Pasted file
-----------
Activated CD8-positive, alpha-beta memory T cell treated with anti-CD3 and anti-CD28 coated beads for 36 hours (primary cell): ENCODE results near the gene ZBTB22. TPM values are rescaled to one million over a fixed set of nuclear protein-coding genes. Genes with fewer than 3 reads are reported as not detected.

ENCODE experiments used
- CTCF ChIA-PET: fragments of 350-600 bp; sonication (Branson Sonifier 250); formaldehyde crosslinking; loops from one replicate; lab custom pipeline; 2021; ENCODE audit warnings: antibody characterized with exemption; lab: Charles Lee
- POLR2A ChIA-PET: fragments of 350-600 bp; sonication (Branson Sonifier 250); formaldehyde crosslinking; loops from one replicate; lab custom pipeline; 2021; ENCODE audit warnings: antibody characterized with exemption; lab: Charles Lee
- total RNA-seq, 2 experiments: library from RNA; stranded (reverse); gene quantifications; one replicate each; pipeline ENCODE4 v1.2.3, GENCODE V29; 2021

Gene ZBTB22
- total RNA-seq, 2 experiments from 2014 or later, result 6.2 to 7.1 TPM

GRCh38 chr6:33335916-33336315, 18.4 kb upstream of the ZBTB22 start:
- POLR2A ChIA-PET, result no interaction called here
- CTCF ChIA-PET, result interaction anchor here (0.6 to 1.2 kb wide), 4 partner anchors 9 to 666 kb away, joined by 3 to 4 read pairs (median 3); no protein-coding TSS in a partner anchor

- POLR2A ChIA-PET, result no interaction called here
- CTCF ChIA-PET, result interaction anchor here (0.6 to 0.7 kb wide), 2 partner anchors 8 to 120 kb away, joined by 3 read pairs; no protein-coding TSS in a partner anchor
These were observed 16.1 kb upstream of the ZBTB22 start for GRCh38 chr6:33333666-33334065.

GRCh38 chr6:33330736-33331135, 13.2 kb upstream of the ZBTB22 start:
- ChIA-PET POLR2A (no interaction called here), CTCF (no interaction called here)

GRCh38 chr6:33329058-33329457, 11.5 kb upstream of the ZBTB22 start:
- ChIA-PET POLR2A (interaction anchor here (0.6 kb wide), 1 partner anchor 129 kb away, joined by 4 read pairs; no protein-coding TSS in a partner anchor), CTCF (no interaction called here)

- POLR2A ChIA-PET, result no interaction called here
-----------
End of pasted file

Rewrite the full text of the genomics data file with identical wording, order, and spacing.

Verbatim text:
Activated CD8-positive, alpha-beta memory T cell treated with anti-CD3 and anti-CD28 coated beads for 36 hours (primary cell): ENCODE results near the gene ZBTB22. TPM values are rescaled to one million over a fixed set of nuclear protein-coding genes. Genes with fewer than 3 reads are reported as not detected.

ENCODE experiments used
- CTCF ChIA-PET: fragments of 350-600 bp; sonication (Branson Sonifier 250); formaldehyde crosslinking; loops from one replicate; lab custom pipeline; 2021; ENCODE audit warnings: antibody characterized with exemption; lab: Charles Lee
- POLR2A ChIA-PET: fragments of 350-600 bp; sonication (Branson Sonifier 250); formaldehyde crosslinking; loops from one replicate; lab custom pipeline; 2021; ENCODE audit warnings: antibody characterized with exemption; lab: Charles Lee
- total RNA-seq, 2 experiments: library from RNA; stranded (reverse); gene quantifications; one replicate each; pipeline ENCODE4 v1.2.3, GENCODE V29; 2021

Gene ZBTB22
- total RNA-seq, 2 experiments from 2014 or later, result 6.2 to 7.1 TPM

GRCh38 chr6:33335916-33336315, 18.4 kb upstream of the ZBTB22 start:
- POLR2A ChIA-PET, result no interaction called here
- CTCF ChIA-PET, result interaction anchor here (0.6 to 1.2 kb wide), 4 partner anchors 9 to 666 kb away, joined by 3 to 4 read pairs (median 3); no protein-coding TSS in a partner anchor

- POLR2A ChIA-PET, result no interaction called here
- CTCF ChIA-PET, result interaction anchor here (0.6 to 0.7 kb wide), 2 partner anchors 8 to 120 kb away, joined by 3 read pairs; no protein-coding TSS in a partner anchor
These were observed 16.1 kb upstream of the ZBTB22 start for GRCh38 chr6:33333666-33334065.

GRCh38 chr6:33330736-33331135, 13.2 kb upstream of the ZBTB22 start:
- ChIA-PET POLR2A (no interaction called here), CTCF (no interaction called here)

GRCh38 chr6:33329058-33329457, 11.5 kb upstream of the ZBTB22 start:
- ChIA-PET POLR2A (interaction anchor here (0.6 kb wide), 1 partner anchor 129 kb away, joined by 4 read pairs; no protein-coding TSS in a partner anchor), CTCF (no interaction called here)

- POLR2A ChIA-PET, result no interaction called here